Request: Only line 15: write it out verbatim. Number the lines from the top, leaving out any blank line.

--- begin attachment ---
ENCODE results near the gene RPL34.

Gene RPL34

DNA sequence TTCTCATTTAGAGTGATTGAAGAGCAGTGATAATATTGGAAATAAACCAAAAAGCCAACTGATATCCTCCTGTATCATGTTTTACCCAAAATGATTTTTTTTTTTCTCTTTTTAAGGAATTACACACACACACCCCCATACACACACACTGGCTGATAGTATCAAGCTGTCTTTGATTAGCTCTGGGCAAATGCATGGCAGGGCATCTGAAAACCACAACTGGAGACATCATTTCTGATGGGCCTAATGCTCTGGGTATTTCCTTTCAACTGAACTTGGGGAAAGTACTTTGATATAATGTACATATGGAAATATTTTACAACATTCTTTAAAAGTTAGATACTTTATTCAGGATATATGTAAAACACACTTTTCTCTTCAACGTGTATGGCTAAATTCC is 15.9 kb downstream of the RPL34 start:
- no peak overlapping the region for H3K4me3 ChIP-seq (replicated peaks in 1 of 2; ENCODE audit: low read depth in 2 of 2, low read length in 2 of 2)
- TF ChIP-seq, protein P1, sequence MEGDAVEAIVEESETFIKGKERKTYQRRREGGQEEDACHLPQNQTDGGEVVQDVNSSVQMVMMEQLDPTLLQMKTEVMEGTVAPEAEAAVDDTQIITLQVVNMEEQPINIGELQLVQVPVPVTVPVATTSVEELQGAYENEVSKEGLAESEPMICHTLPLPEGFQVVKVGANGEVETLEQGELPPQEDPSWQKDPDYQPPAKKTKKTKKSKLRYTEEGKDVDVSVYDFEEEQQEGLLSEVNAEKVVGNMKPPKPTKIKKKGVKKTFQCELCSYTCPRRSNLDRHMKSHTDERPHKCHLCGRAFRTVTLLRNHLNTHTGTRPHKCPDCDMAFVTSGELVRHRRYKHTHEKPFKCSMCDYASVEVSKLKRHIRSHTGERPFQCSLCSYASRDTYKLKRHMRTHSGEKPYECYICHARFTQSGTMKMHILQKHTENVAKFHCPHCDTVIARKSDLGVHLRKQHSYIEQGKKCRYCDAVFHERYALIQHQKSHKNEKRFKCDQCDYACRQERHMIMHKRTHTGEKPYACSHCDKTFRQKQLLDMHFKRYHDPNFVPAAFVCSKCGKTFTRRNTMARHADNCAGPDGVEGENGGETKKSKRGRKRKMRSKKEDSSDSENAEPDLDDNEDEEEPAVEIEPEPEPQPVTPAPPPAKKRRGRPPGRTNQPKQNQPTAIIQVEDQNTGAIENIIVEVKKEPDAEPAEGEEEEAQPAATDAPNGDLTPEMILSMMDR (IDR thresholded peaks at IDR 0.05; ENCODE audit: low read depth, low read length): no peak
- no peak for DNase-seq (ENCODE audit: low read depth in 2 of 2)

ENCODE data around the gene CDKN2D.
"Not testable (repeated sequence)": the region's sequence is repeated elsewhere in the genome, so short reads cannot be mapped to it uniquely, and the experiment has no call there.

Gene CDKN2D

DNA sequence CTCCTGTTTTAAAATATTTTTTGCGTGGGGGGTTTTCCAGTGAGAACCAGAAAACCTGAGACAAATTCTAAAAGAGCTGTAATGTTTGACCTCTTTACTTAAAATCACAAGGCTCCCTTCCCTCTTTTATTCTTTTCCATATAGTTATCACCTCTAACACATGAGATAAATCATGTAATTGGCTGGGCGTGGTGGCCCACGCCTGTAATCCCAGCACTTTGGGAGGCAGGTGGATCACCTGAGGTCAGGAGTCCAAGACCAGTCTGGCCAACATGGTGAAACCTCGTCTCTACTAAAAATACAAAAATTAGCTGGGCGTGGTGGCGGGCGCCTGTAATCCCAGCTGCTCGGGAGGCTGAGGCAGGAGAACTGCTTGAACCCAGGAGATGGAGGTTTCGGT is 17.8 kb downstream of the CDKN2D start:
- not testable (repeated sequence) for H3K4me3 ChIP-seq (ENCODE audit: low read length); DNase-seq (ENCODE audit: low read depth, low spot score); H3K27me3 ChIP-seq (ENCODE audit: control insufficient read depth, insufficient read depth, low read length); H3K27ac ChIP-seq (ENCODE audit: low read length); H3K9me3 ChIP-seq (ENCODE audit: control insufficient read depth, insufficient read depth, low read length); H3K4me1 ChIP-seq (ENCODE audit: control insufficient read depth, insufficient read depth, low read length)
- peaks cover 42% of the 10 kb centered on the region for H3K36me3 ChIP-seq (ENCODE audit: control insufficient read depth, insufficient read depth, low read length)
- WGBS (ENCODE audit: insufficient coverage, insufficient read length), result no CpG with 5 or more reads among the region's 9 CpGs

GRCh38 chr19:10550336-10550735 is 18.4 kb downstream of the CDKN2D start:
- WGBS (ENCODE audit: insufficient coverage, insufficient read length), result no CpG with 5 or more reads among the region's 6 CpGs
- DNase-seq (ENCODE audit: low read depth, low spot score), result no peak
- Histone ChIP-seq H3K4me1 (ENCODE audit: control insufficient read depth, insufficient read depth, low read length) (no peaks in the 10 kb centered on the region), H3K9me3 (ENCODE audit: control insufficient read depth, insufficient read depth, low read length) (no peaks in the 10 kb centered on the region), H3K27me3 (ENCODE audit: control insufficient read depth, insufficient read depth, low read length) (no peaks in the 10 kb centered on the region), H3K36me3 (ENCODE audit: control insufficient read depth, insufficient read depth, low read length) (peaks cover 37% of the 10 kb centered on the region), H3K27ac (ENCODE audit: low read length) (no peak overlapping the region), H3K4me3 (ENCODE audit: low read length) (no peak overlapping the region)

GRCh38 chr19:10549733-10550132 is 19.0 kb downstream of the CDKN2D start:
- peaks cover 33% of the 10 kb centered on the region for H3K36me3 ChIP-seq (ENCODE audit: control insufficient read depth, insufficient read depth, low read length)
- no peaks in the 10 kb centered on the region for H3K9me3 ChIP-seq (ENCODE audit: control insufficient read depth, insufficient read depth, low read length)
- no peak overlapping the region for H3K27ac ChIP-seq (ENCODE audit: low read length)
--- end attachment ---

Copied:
- WGBS (ENCODE audit: insufficient coverage, insufficient read length), result no CpG with 5 or more reads among the region's 6 CpGs